Laurie and I absolutely do not like cold weather and especially snow and ice. We move from Chicago to East Tennessee to escape the worst of it while avoiding the heat and humidity of the most southerly states that comprise the USA.
Add in shorter spans of daylight and then compound the weather and longer nights by adding in Covid-19 with its various iterations, and our ‘fun times’ are much too limited. Winter is not our friend and I’m sure that everyone agrees the Covid-19 and the limitations and/or risks it presents have robbed us all of many of our positive life experiences. Much less socializing, road trips are far and few between and even dining out has been negatively impacted.
However, as the saying goes, “It is what it is”, and live goes on, albeit with fewer high points.
Despite moving south, we do get a bit of snow from time to time. Our most recent snowfall came to about 3 inches in total…and we have already achieved our normal average snowfall of about 4.6 inches for our County. The snow does create some interesting vistas and photo ops, which we do enjoy as long as the snow melts within a day or two after its arrival.
Moving on to a constant…food! Even food seems a bit less exciting this winter but nevertheless, I do look forward to each and every meal.
Dietary restrictions limit or controls my intake of lettuce, asparagus, broccoli, green beans, Brussel sprouts and other green vegetables. Partially to offset this restriction, I almost always keep a bowl of cherry or grape tomatoes on hand for a healthy and tasty snack. They do have more flavor than the hot house tomatoes that are generally available this time of the year.
After one of our several medically related appointments in January, we did decide to go out for breakfast. We stopped by Mama’s Grits aka Little Italy in Loudon Tennessee at about 10:15 AM well after the breakfast rush. The few customers in the restaurant were well spaced out.
We both ordered “our usual” breakfast out. Laurie had 2 eggs over easy with hash brown potatoes, bacon and an English muffin. My eggs and potatoes were sided with 2 sausage patties and some nice dark ‘swirled’ rye toast. It was just nice to have someone else cook and serve us!
Back to our kitchen… One of our favorites is oatmeal, not the instant type. Laurie is the oatmeal guru for our home but we both prepare our bowls of hot comfort food the same way. First, lots of nice Amish butter on top of the cereal, then dried cranberries and brown sugar (actually Splenda) and then add the half and half milk! A great way to start our day…
On another recent occasion we thawed out a small (less than 2 pound) rolled pork roast that we’d bought at Fresh Market. Laurie seasoned it nicely and she also inserted garlic cloves for an additional pop of flavor. We do love garlic! She baked the roast, which was resting on a bed of celery, until the temperature hit 140F…and then we let it stand for a few minutes before I carved it.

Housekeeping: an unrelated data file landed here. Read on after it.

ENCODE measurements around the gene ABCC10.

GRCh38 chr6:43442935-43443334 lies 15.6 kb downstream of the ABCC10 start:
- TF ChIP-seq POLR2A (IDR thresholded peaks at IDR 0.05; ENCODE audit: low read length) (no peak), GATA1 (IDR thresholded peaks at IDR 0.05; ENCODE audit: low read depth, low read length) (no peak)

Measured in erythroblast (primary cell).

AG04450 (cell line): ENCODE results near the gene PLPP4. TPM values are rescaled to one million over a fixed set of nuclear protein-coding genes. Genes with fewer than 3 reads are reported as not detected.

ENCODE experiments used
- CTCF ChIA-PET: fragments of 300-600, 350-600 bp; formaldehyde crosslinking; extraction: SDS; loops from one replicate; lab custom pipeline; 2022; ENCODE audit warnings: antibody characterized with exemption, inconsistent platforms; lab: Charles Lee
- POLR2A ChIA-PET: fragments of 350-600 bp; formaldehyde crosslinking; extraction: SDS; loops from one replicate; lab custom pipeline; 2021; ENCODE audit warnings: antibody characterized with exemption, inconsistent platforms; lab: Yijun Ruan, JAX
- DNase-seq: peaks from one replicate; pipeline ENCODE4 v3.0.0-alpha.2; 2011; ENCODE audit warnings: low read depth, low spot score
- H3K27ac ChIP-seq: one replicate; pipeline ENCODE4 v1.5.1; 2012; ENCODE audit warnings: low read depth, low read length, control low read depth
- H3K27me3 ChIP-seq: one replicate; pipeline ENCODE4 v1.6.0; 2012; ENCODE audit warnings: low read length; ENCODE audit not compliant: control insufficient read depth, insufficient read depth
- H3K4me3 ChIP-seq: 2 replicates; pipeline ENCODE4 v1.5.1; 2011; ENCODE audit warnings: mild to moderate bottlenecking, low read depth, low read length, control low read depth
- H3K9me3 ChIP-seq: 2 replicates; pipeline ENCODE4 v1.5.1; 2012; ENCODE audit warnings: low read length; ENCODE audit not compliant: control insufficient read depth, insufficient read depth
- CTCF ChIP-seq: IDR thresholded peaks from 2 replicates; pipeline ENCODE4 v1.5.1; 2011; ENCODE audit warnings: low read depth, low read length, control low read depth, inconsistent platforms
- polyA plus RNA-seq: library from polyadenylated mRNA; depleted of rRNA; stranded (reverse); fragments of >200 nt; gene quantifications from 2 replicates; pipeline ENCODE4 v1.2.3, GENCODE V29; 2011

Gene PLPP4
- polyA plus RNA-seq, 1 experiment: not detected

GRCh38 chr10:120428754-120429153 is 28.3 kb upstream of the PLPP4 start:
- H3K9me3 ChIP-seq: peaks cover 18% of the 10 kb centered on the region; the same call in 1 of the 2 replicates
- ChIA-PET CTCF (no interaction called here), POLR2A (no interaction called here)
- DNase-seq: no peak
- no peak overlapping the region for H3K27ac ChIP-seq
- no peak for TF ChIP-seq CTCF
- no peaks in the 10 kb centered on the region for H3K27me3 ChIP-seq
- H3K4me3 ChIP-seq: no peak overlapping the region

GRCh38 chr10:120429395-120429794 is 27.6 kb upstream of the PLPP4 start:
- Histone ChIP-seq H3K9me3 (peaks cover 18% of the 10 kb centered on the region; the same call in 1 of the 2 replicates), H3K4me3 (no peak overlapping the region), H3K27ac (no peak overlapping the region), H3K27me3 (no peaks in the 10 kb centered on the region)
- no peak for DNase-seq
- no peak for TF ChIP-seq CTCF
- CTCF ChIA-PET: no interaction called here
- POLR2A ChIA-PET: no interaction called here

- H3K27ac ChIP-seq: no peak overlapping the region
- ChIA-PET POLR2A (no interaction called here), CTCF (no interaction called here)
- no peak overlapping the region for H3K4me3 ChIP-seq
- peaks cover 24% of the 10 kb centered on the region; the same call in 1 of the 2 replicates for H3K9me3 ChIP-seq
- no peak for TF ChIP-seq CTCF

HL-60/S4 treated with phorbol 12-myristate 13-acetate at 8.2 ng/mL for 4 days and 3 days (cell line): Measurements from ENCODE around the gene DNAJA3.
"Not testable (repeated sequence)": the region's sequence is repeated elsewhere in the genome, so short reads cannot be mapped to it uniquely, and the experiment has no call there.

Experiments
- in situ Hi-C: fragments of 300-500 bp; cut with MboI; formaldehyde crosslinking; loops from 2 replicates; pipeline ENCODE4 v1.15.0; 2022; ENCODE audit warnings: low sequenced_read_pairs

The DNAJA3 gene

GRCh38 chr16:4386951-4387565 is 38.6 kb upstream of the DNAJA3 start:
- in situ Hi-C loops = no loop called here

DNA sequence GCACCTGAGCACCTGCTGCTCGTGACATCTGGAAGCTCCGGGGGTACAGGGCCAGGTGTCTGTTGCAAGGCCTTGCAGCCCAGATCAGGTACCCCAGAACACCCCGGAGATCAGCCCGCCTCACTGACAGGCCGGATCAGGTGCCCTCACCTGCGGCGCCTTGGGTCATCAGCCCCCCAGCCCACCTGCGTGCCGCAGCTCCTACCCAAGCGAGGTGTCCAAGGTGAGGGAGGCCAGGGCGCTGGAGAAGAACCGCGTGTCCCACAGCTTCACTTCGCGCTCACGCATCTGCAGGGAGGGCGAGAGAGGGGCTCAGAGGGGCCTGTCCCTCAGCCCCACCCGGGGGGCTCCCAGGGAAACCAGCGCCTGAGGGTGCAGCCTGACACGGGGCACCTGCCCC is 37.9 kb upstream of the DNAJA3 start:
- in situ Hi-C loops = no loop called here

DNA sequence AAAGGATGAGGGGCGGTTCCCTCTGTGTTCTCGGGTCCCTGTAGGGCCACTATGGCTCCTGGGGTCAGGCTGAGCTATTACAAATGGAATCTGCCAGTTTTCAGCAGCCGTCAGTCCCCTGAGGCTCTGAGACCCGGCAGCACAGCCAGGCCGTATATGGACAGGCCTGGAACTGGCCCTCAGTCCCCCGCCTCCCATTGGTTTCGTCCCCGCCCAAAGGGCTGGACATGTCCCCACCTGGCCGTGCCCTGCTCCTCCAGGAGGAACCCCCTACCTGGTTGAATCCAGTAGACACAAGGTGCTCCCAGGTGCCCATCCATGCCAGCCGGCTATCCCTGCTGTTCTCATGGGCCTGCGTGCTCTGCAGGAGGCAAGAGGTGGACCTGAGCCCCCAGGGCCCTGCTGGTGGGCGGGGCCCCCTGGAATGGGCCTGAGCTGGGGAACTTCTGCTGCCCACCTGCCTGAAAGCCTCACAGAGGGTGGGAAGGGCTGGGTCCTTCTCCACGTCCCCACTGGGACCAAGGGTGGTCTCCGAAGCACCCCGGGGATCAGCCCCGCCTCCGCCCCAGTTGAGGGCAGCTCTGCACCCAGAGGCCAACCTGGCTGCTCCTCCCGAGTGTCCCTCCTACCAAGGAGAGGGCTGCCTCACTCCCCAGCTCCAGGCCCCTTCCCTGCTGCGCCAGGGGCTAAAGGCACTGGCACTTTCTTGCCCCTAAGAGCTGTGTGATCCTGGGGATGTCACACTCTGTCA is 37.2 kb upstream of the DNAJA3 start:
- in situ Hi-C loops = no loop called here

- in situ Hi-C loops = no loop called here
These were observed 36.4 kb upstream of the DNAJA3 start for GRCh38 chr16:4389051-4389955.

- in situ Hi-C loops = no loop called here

As you can see from my dinner plate, we accompanied the roast pork with rice, pork gravy, a little roasted celery and cinnamon apples. The meat was nice and moist…with the best part being that there were leftovers…which made great sandwiches for yours truly!
Most recently, Laurie decided to use up some egg noodles that we had in the cupboard. She put together a homemade Alfredo sauce, adding garlic, spicy paprika and Italian seasonings. To this we added a quantity of fresh chicken and a can of baby peas.
We agreed that the result was decent but if we reprised this dish again, there would be several changes. More garlic, more spicy paprika and more Italian seasonings. I think that bacon would be a plus as well and perhaps a few pieces of asparagus wouldn’t hurt me.
A flock of cedar waxwings visited our yard yesterday. There must have been 20 to 30 of them! Laurie managed to catch this one holding still for a minute. They made great use of our deck mounted bird bath. We hadn’t seen any of these birds in quite a while. I love their 'mask'.
Cedar waxwings are fairly common breeders in East Tennessee, but they are uncommon breeders in the western part of the state. They are not usually winter residents in Tennessee but they do go where the food is…sometimes in flocks of more than 100 birds. Their preferred habitat is trees along the edge of wooded areas, places that provide access to berry sources as well as water.
That’s about it for now… Just click on any of the photos to enlarge them.
Thanks for stopping by for a visit!
Take Care, Big Daddy Dave